Russian billionaire Yuri Milner says if the space rock 'Oumuamua is giving off radio signals, his team will be able to detect them—and they may get the results within days.
The email about “a most peculiar object” in the solar system arrived in Yuri Milner’s inbox last week.
Milner, the Russian billionaire behind Breakthrough Listen, a $100 million search for intelligent extraterrestrial life, had already heard about the peculiar object. ‘Oumuamua barreled into view in October, the first interstellar object seen in our solar system.
Astronomers around the world chased after the mysterious space rock with their telescopes, collecting as much data as they could as it sped away. Their observations revealed a truly unusual object with puzzling properties. Scientists have long predicted an interstellar visitor would someday coast into our corner of the universe, but not something like this.
Russia's strongman president has many Americans convinced of his manipulative genius. He's really just a gambler who won big.
I. The Hack
The large, sunny room at Volgograd State University smelled like its contents: 45 college students, all but one of them male, hunched over keyboards, whispering and quietly clacking away among empty cans of Juicy energy drink. “It looks like they’re just picking at their screens, but the battle is intense,” Victor Minin said as we sat watching them.
Clustered in seven teams from universities across Russia, they were almost halfway into an eight-hour hacking competition, trying to solve forensic problems that ranged from identifying a computer virus’s origins to finding secret messages embedded in images. Minin was there to oversee the competition, called Capture the Flag, which had been put on by his organization, the Association of Chief Information Security Officers, or ARSIB in Russian. ARSIB runs Capture the Flag competitions at schools all over Russia, as well as massive, multiday hackathons in which one team defends its server as another team attacks it. In April, hundreds of young hackers participated in one of them.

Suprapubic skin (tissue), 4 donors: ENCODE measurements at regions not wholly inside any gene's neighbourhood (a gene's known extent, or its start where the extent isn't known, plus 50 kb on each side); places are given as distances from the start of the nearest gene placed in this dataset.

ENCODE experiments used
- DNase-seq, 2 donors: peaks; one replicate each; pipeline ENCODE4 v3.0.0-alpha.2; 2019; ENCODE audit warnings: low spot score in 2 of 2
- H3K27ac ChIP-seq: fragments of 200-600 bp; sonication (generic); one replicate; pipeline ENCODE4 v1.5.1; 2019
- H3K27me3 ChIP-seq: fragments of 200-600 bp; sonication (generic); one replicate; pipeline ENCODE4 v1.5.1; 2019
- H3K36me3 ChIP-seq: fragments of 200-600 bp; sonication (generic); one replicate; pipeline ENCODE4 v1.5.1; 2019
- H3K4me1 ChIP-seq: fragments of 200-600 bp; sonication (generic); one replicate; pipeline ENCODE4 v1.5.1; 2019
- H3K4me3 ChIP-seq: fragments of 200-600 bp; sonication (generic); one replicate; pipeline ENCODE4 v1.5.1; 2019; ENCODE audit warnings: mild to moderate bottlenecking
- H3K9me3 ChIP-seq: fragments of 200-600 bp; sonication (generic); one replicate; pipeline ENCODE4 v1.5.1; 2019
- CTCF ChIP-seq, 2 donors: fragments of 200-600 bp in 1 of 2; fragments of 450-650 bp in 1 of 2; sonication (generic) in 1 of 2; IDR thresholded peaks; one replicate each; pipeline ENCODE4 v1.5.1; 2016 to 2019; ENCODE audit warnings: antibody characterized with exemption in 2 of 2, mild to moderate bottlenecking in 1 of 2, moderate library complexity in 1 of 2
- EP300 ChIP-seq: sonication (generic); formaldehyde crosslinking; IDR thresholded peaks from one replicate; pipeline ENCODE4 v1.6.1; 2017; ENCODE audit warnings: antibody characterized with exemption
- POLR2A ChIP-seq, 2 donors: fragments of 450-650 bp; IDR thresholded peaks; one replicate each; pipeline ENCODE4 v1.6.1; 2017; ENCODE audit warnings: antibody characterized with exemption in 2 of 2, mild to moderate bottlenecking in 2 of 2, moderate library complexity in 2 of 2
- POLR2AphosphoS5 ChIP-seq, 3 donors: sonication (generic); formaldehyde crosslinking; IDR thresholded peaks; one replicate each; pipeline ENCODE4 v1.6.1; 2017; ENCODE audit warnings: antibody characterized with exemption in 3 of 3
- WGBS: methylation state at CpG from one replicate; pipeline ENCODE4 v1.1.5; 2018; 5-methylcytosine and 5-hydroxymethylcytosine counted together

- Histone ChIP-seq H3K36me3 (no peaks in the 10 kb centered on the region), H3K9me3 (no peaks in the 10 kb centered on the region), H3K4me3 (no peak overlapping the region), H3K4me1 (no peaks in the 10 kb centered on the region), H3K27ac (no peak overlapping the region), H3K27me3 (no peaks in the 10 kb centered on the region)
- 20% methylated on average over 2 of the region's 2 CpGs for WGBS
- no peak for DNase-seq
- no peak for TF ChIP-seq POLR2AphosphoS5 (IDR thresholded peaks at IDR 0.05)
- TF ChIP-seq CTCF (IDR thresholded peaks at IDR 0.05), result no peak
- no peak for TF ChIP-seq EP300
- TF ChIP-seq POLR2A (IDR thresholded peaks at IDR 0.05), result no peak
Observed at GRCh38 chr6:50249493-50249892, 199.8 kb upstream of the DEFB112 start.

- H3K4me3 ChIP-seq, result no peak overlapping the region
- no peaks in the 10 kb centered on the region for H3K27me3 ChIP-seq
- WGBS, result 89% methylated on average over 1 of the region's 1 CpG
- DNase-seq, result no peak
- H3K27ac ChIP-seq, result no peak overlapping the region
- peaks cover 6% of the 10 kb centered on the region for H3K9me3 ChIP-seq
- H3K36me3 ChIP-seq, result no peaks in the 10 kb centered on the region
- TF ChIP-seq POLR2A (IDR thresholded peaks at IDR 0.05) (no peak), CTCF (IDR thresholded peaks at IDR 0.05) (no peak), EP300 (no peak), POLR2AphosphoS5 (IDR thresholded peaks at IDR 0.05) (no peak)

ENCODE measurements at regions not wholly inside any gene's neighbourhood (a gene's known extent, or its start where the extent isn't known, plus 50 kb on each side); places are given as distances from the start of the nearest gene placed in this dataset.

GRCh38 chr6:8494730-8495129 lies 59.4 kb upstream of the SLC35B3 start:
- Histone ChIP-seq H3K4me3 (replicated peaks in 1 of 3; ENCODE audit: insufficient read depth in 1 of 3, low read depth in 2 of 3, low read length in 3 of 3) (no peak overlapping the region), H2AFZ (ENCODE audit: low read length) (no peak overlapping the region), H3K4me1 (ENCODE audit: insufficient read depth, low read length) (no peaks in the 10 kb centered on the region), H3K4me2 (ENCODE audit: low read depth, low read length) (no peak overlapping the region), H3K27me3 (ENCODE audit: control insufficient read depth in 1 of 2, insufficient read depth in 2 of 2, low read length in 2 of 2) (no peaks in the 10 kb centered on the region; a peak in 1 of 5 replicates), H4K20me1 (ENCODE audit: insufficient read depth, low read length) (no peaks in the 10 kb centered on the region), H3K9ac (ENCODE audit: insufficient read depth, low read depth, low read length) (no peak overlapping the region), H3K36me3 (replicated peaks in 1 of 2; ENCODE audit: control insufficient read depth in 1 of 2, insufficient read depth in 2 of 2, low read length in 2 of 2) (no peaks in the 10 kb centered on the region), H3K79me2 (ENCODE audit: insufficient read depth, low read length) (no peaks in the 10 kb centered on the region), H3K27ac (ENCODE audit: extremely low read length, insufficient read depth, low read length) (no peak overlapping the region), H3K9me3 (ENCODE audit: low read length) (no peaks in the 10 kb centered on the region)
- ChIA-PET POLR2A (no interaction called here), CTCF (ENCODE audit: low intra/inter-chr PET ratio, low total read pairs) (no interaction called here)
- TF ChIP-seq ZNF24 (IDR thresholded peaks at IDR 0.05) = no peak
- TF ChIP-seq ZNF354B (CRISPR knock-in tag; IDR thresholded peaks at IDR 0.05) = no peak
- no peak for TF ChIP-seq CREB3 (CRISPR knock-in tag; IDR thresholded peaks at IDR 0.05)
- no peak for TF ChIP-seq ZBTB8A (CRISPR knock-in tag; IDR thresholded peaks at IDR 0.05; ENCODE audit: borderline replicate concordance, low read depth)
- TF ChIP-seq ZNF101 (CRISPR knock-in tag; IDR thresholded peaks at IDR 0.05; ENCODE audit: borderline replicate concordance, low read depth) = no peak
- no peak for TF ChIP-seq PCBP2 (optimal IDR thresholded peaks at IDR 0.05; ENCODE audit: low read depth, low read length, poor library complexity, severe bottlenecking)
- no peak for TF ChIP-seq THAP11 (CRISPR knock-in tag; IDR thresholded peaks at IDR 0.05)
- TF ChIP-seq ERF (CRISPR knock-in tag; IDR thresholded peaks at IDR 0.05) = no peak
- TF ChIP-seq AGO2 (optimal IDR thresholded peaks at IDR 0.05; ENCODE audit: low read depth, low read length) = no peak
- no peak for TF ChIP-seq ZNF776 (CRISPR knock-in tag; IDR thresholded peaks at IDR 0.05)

Students don't seem to be getting much out of higher education.
I have been in school for more than 40 years. First preschool, kindergarten, elementary school, junior high, and high school. Then a bachelor’s degree at UC Berkeley, followed by a doctoral program at Princeton. The next step was what you could call my first “real” job—as an economics professor at George Mason University.
Thanks to tenure, I have a dream job for life. Personally, I have no reason to lash out at our system of higher education. Yet a lifetime of experience, plus a quarter century of reading and reflection, has convinced me that it is a big waste of time and money. When politicians vow to send more Americans to college, I can’t help gasping, “Why? You want us to waste even more?”
David Bentley Hart’s text recaptures the awkward, multivoiced power of the original.
In the beginning was … well, what? A clap of the divine hands and a poetic shock wave? Or an itchy node of nothingness inconceivably scratching itself into somethingness? In the beginning was the Word, says the Gospel according to John—a lovely statement of the case, as it’s always seemed to me. A pre-temporal syllable swelling to utterance in the mouth of the universe, spoken once and heard forever: God’s power chord, if you like. For David Bentley Hart, however, whose mind-bending translation of the New Testament was published in October, the Word—as a word—does not suffice: He finds it to be “a curiously bland and impenetrable designation” for the heady concept expressed in the original Greek of the Gospels as Logos. The Chinese word Tao might get at it, Hart tells us, but English has nothing with quite the metaphysical flavor of Logos, the particular sense of a formative moral energy diffusing itself, without diminution, through space and time. So he throws up his hands and leaves it where it is: “In the origin there was the Logos …”